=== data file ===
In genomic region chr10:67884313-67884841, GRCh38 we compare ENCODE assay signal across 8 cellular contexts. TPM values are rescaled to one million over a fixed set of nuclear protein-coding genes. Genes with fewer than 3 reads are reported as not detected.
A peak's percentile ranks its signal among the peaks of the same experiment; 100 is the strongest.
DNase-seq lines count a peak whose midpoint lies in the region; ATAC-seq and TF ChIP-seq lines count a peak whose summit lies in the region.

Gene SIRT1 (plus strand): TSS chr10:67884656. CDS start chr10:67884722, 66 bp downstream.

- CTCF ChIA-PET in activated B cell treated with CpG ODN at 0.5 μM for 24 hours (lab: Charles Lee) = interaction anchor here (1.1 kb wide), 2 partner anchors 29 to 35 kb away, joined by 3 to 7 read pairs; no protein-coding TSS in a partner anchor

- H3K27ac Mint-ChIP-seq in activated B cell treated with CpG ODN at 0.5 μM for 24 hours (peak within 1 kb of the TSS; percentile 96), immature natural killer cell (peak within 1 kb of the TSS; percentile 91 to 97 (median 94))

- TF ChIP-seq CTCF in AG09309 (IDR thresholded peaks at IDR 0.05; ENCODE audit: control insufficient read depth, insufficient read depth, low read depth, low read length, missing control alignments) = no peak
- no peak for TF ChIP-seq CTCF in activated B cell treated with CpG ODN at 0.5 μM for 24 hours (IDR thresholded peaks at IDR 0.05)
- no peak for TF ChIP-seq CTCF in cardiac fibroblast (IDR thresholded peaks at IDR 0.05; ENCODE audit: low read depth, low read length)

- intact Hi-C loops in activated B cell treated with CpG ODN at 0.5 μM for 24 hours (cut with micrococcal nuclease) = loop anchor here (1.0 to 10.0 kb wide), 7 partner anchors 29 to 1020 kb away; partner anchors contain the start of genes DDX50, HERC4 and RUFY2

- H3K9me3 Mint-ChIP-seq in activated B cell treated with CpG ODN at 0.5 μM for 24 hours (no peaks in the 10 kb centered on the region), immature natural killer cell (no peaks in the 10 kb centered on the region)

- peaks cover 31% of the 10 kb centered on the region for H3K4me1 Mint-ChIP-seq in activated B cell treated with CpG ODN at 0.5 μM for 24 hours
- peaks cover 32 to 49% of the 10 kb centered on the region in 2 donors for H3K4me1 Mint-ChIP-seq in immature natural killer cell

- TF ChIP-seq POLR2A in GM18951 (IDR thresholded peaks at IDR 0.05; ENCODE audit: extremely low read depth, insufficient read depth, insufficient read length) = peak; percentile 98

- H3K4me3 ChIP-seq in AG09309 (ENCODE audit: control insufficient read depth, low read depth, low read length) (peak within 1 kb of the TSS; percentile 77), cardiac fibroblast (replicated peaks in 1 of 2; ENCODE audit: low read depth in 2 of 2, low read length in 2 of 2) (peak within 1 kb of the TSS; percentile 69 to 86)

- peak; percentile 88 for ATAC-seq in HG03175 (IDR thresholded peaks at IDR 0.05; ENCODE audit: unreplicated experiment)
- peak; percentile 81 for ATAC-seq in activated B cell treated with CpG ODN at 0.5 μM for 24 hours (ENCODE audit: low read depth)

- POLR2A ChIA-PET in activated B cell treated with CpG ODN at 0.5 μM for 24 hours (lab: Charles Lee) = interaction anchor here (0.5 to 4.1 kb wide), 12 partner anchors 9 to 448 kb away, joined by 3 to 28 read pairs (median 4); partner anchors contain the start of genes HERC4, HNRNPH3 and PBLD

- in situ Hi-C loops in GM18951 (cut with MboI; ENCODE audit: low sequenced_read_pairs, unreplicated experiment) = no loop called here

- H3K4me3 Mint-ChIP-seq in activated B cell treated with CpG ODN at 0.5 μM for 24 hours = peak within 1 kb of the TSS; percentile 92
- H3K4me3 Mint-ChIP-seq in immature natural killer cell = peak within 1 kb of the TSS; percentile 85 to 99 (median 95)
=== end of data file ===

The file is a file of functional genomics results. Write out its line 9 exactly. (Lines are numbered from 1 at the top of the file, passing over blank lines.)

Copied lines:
- no peak for TF ChIP-seq CTCF in cardiac fibroblast (IDR thresholded peaks at IDR 0.05; ENCODE audit: low read depth, low read length)